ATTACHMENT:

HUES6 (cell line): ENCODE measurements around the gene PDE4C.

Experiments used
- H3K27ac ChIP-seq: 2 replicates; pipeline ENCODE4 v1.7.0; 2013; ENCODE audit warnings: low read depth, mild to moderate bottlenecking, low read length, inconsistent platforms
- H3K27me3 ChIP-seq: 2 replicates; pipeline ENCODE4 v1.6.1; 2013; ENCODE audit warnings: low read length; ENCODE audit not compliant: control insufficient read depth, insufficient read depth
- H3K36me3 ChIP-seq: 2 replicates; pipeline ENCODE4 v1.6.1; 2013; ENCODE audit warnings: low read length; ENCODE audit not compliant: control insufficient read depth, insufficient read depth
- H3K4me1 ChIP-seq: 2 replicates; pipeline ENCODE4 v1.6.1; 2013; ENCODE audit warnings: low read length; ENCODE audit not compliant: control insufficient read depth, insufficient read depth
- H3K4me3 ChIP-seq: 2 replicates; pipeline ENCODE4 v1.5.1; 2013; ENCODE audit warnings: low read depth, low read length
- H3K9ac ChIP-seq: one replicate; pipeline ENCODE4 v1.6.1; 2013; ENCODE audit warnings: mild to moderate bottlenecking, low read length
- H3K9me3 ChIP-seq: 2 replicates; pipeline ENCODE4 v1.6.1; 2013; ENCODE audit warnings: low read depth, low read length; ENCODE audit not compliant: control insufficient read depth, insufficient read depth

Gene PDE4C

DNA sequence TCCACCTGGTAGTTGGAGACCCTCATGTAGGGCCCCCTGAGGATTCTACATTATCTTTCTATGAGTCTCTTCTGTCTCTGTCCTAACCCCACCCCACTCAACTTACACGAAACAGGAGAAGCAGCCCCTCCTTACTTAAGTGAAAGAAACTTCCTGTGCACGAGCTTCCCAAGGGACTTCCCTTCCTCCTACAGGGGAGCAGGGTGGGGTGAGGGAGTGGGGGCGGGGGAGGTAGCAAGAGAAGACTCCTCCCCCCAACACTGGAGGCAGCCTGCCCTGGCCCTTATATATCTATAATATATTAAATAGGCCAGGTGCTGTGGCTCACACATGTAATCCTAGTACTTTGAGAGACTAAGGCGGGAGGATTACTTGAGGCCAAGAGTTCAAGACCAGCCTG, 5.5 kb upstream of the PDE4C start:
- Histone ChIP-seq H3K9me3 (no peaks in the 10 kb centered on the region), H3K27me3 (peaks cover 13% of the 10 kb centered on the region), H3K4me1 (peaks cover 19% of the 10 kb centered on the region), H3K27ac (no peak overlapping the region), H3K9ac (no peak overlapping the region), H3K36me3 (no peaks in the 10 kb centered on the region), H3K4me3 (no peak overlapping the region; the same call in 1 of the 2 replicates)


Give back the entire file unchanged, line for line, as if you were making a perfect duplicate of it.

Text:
HUES6 (cell line): ENCODE measurements around the gene PDE4C.

Experiments used
- H3K27ac ChIP-seq: 2 replicates; pipeline ENCODE4 v1.7.0; 2013; ENCODE audit warnings: low read depth, mild to moderate bottlenecking, low read length, inconsistent platforms
- H3K27me3 ChIP-seq: 2 replicates; pipeline ENCODE4 v1.6.1; 2013; ENCODE audit warnings: low read length; ENCODE audit not compliant: control insufficient read depth, insufficient read depth
- H3K36me3 ChIP-seq: 2 replicates; pipeline ENCODE4 v1.6.1; 2013; ENCODE audit warnings: low read length; ENCODE audit not compliant: control insufficient read depth, insufficient read depth
- H3K4me1 ChIP-seq: 2 replicates; pipeline ENCODE4 v1.6.1; 2013; ENCODE audit warnings: low read length; ENCODE audit not compliant: control insufficient read depth, insufficient read depth
- H3K4me3 ChIP-seq: 2 replicates; pipeline ENCODE4 v1.5.1; 2013; ENCODE audit warnings: low read depth, low read length
- H3K9ac ChIP-seq: one replicate; pipeline ENCODE4 v1.6.1; 2013; ENCODE audit warnings: mild to moderate bottlenecking, low read length
- H3K9me3 ChIP-seq: 2 replicates; pipeline ENCODE4 v1.6.1; 2013; ENCODE audit warnings: low read depth, low read length; ENCODE audit not compliant: control insufficient read depth, insufficient read depth

Gene PDE4C

DNA sequence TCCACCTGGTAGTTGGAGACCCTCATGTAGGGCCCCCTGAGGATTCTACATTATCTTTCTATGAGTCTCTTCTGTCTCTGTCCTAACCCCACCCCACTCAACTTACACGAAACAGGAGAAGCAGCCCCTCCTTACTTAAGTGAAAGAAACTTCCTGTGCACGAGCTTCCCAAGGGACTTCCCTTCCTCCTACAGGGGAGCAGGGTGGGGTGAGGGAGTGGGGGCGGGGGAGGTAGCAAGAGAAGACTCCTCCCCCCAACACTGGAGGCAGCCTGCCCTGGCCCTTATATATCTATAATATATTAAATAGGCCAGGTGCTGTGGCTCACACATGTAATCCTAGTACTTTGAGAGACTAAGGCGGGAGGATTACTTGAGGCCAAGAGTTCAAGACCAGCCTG, 5.5 kb upstream of the PDE4C start:
- Histone ChIP-seq H3K9me3 (no peaks in the 10 kb centered on the region), H3K27me3 (peaks cover 13% of the 10 kb centered on the region), H3K4me1 (peaks cover 19% of the 10 kb centered on the region), H3K27ac (no peak overlapping the region), H3K9ac (no peak overlapping the region), H3K36me3 (no peaks in the 10 kb centered on the region), H3K4me3 (no peak overlapping the region; the same call in 1 of the 2 replicates)